0. **Introduction**

One of the two philosophical arguments which is supposed to show that the history of the universe must be finite is the impossibility of forming an actual infinite by successive addition. I think this argument begs the question, because there is one premise which can only be true if we assume that the conclusion is true.

**The argument**

The argument, which can be seen here, looks like this:

1. A collection formed by successive addition cannot be actually infinite.

2. The temporal series of past events is a collection formed by successive addition.

3. Therefore, the temporal series of past events cannot be actually infinite.

I am going to grant premise 2 for the sake of the argument, although I think it could be questioned. All that I want to focus on is premise 1. This premise, it seems to me, can only be regarded as true if we assume that the conclusion is true.

First, what is ‘successive addition’? It means nothing more than continually adding one over and over again, 1 + 1 + 1 …, which is itself akin to counting whole numbers one at a time, 1, 2, 3 … . The idea is that such a process can never lead to anything but a finite result, as Craig explains:

“…since any finite quantity plus another finite quantity is always a finite quantity, we shall never arrive at infinity even if we keep on adding forever. Infinity in this case serves merely as a limit which we never attain.”

2. **The counterexample **

There is obviously a close connection between numbers and our concept of time. Exactly what that relationship is, doesn’t matter too much here. One thing that seems obvious though is that we routinely associate sequences of whole numbers with durations of time. Consider the convention which says that this year is 2019. What this means is that if there had been someone slowly counting off integers one per year since year 0, by now he would have counted up to the number 2019.

Adapting this familiar idea, we can postulate that there is some metronomic person counting off whole integers one every minute. After three minutes he will have counted up to the number 3, after one hundred minutes he will have counted up to the number 100, etc.

Let’s make this very simple and intuitive idea slightly more formal. Let us think of a counting function for this person. It takes an input, *x*, and returns an output, *y*. The value of *x* will be some amount of time that has passed (three minutes, one hundred minutes, etc), and the value of *y* will be whatever number has been counted to (3, 100, etc).

This counting function is therefore akin to asking the question:

‘After *x* units of time have passed, which number have they counted to?’

The value of *y* will be the answer to the question.

When Craig says “any finite quantity plus another finite quantity is always a finite quantity”, we can cash this out in our function as saying something like:

*If the value of x is finite, then the value of y is finite. *

No matter how much time has passed, so long as it is a finite amount of time, then the number that has been counted to must be merely some finite number.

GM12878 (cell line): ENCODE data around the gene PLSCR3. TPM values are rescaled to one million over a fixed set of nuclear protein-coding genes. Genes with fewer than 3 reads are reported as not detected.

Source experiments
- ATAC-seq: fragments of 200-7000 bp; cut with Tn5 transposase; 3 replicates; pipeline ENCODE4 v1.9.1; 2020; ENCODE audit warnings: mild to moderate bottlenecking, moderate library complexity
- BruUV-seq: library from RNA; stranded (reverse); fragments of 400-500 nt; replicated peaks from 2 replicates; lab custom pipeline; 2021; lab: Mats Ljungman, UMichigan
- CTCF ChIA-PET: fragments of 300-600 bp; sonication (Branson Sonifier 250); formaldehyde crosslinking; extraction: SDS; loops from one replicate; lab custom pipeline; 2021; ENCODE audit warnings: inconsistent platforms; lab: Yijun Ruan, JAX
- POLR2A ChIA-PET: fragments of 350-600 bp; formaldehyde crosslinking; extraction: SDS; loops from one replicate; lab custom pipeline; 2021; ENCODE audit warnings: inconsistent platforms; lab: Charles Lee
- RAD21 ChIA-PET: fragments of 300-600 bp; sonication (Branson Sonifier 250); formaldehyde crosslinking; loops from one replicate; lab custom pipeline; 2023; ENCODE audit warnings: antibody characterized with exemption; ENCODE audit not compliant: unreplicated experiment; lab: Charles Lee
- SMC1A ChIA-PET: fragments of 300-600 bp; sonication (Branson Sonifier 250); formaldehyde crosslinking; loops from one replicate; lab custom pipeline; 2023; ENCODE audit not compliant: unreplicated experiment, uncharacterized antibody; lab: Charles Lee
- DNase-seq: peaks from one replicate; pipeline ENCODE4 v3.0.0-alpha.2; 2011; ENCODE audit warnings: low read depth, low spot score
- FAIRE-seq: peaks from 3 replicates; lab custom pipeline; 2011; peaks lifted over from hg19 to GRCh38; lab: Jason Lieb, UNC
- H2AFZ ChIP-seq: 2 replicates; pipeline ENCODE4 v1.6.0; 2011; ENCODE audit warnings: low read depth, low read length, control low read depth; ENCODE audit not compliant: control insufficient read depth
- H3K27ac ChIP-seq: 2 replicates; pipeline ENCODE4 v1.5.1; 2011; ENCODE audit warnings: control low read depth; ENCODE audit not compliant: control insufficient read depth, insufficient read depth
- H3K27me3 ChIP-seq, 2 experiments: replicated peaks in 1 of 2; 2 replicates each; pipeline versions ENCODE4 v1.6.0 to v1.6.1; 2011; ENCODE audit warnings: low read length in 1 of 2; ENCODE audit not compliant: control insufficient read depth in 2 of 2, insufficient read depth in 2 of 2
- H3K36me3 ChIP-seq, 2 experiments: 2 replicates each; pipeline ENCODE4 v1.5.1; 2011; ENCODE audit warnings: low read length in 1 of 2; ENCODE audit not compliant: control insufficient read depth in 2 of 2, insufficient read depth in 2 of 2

However, what happens if the value of *x* is *not* finite (i.e. if it is *trans*finite)? Let’s suppose that the amount of time that has passed is greater than any finite amount, i.e. that an infinite amount of time has passed. Will the value of *y* still remain finite? Clearly, the answer here is no. After all the finite ordinal numbers comes the first transfinite ordinal number, ω. If the amount of time that has passed is greater than any finite amount, but less than any other transfinite amount, then the number that will have been counted to will be ω. That is, the function we have been using so far returns this value if we set the value of *x* to the right amount. But what this seems to say is that if you had been counting for an infinite amount of time, then the number you would have counted to would be greater than any finite number.

At no point have we specified that we are *not* using successive addition, i.e. counting. WE have explicitly said that this is what we are doing. All we have varied is *how long we have been doing it for*. The lesson seems to be that if you only count for a finite amount of time, then you cannot construct an actual infinite by successive addition, but if you do it for an actually infinite amount of time, then you can.

Thus, in order for premise 1 to be considered correct, we have to restrict the amount of time we spend counting to arbitrarily high finite amounts of time. If we place that restriction on, then the premise looks true. But if we take this restriction off, then the premise is false, as we just saw.

This means that whether the premise is true or false depends on whether we think that the value of *x* can be more than any finite number or not. And that just means whether the extent of past time can be infinite or not. If it can be, then we have enough time to have counted beyond any finite number. Yet, that is the very question we are supposed to be settling here. The conclusion of the argument is that the past is finite. Yet we need to suppose precisely this proposition in order to make the first premise true. Without it, the first premise is false.

Thus, the argument seems to simply beg the question here.